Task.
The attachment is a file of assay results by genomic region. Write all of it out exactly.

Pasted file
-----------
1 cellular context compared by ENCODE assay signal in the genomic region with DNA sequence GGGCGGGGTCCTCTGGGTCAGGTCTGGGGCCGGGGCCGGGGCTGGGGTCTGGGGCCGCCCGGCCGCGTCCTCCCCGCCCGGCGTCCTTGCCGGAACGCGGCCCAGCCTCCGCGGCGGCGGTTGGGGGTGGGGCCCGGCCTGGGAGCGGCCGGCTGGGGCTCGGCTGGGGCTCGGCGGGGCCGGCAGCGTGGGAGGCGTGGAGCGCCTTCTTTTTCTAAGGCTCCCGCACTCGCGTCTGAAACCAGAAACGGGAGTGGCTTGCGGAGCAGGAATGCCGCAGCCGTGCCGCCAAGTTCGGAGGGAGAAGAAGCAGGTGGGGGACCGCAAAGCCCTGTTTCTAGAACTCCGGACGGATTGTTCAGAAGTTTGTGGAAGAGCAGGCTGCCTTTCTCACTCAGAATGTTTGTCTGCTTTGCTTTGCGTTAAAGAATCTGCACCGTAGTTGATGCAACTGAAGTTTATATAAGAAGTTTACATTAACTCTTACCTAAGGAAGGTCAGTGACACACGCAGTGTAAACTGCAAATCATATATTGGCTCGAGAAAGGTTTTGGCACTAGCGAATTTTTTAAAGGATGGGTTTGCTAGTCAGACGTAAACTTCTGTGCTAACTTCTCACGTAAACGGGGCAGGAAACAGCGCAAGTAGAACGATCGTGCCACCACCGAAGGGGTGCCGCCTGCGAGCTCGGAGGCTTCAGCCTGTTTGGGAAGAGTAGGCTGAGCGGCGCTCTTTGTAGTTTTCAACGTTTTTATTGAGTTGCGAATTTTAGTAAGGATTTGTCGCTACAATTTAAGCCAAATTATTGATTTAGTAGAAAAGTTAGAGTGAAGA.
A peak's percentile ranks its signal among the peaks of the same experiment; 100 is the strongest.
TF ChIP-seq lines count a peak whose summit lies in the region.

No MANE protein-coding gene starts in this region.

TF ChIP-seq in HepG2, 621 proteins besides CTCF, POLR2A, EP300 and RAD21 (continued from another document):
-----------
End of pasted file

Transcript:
1 cellular context compared by ENCODE assay signal in the genomic region with DNA sequence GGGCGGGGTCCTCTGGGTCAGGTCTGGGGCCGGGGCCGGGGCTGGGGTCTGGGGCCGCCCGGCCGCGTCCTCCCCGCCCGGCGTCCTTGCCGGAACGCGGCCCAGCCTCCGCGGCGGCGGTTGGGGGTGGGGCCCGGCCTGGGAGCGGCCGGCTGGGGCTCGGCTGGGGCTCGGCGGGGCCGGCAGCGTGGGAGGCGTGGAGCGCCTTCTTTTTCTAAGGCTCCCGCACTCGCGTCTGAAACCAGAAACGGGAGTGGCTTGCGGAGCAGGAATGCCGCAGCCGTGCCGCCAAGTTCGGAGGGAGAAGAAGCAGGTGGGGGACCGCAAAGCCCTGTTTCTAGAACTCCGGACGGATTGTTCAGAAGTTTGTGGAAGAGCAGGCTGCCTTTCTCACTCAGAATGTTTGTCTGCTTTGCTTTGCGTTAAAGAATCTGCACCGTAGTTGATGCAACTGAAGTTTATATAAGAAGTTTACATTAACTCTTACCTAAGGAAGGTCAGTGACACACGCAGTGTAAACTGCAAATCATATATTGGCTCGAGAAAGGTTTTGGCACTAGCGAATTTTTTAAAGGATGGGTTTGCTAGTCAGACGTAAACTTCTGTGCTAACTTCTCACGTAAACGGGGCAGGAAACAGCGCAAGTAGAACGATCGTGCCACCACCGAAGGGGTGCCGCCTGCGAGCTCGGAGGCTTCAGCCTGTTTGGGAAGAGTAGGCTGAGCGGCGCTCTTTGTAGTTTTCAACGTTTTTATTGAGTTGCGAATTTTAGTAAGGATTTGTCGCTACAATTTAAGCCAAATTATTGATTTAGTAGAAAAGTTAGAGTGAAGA.
A peak's percentile ranks its signal among the peaks of the same experiment; 100 is the strongest.
TF ChIP-seq lines count a peak whose summit lies in the region.

No MANE protein-coding gene starts in this region.

TF ChIP-seq in HepG2, 621 proteins besides CTCF, POLR2A, EP300 and RAD21 (continued from another document):